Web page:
TOP TEN QUESTIONS AND ANSWERS ABOUT
1. What?! You mean I have to read?! A book??!?! Yes. As students of English Language Arts, we need to develop an awareness of and appreciation for existing works of art, namely books, stories, plays, poems, etc.
2. So, what am I supposed to do? You’ll be assigned part of the book, one story, a set of poems, etc., to read each day. After you’re finished reading, you need to go into your classbook and write a response to what you’ve read. You’ll be given five to ten minutes of class time to write. This will be your “C” (classwork ) entry for that day, and this is required for each individual reading assignment.
The classbook entries you write are your way, and the only way, of demonstrating to me that (a.) you read the text, (b.) you understood it, and especially (c.), you thought about it and have something meaningful to say about it. Your “C” entries need to show that all of these things took place. Remember, there will be no test. You must keep up with the reading, and the writing, every day!
3. What am I supposed to write? What the book is about? Not quite. That’s not RESPONSE. Although you may do that if you feel the need to refresh your memory, you can’t just leave it at that. A response is a written exploration of the reading; not a plot summary or your opinion of it, but what it makes you think of, what ideas come to mind while you read, and after you read. It’s sort of like having a written conversation with yourself about what you read. In a way, we respond to reading the same way we respond to quotes, only on a much larger scale.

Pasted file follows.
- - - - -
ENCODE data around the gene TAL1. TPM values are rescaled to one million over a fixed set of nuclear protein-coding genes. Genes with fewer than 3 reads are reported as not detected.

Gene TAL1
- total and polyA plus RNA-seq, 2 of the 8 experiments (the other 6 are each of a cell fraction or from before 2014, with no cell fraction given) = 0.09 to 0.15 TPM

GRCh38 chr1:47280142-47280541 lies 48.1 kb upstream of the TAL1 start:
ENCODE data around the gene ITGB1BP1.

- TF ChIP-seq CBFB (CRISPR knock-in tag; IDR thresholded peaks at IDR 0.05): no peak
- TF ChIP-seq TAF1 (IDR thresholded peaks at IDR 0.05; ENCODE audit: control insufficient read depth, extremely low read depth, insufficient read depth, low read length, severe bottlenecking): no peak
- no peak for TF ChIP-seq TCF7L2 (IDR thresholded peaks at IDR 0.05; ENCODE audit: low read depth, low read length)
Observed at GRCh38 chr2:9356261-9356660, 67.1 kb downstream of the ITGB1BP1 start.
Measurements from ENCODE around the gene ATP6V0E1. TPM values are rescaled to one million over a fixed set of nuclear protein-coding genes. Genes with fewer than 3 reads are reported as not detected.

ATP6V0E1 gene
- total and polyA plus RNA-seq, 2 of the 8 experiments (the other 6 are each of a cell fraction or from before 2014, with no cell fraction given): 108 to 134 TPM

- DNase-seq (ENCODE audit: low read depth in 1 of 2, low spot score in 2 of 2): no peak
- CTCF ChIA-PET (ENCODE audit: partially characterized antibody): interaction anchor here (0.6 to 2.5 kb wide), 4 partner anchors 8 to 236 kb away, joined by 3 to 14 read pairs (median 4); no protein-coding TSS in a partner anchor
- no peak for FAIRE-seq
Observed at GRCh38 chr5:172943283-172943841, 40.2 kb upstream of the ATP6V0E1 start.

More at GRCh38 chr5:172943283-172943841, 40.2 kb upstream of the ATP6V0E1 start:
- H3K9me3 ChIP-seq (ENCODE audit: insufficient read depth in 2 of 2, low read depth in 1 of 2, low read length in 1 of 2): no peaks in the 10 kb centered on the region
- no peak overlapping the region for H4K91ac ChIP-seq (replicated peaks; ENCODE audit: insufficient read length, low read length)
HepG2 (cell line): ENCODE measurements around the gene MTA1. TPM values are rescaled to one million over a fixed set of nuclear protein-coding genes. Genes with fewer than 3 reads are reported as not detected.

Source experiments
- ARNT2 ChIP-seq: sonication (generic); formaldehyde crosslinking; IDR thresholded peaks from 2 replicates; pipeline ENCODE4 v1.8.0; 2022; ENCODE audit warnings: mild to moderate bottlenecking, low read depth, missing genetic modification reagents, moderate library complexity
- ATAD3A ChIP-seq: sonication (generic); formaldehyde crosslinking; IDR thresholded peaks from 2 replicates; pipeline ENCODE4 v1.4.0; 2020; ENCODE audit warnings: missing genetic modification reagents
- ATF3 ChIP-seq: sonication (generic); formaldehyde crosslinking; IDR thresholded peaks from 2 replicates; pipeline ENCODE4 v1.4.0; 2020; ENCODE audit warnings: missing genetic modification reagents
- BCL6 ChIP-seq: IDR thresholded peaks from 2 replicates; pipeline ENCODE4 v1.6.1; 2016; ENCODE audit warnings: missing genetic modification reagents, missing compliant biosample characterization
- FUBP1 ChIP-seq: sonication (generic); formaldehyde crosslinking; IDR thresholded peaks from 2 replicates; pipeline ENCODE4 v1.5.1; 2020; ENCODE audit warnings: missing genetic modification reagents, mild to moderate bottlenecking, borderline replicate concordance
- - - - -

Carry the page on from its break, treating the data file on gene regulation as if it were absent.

As with the quotes, the idea is to keep writing as new thoughts and ideas come to you. One thing you might want to do is jot down notes, thoughts, ideas, questions, etc. while you read, then write your response after you read based on the notes you take. Remember, it’s up to you to make meaning out of the text; it’s not always going to be obvious.
Click here for a more detailed discussion of reader response.
Demonstration: The Natural by Bernard Malamud (novel – Chapter 1)
Demonstration: The Boys of Summer by Roger Kahn (memoir - Introduction)
Demonstration: Animal Farm by George Orwell (novel – Chapter 1)
Demonstration: “Thank You, M’am” by Langston Hughes (short story)
4. Can I bring the book home? No. We will be doing all the reading in class. If you’d like to bring a copy of the book home, see Mr. Bressi for a book receipt, if there are enough copies to go around. You are certainly free to purchase the book at a bookstore or Amazon.com, or borrow it from a library. Some older books which are in the “public domain” can be read in their entirety on the internet.
5. Can I bring my classbook home? You can, but you shouldn’t. You will be in trouble if you come to class without it, and you’ll really be in trouble if I grade them and yours isn’t there.
6. How are you going to grade it? There are three things I’ll be looking for: VOLUME (how much and how often you write), COMPREHENSION (how well you seem to understand the text), and RESPONSE (how much of your own thinking you’ve added). The more you write, the better your grade will likely be, as more writing usually indicates more thinking. Click here to see a detailed assessment rubric, which explains exactly what your classbook needs to show in order to receive a high grade, and what constitutes each level of performance.
7. I still don’t get what I’m supposed to write. Do I just give my opinion? No. While they can be useful, opinions and judgments tend to be very limiting. And they’re not really relevant to our exploration and study of the text. Again, response is whatever the text makes you think, not whether you “like” it or not. There’s nothing specific that you need to have in your response, but you need to show that you read the text, have something meaningful to say about it, and can discuss it in an intelligent, scholarly way. I don’t think any of us is qualified to judge literature like we’re writing a review for The New York Times. Click here for a more detailed discussion of response.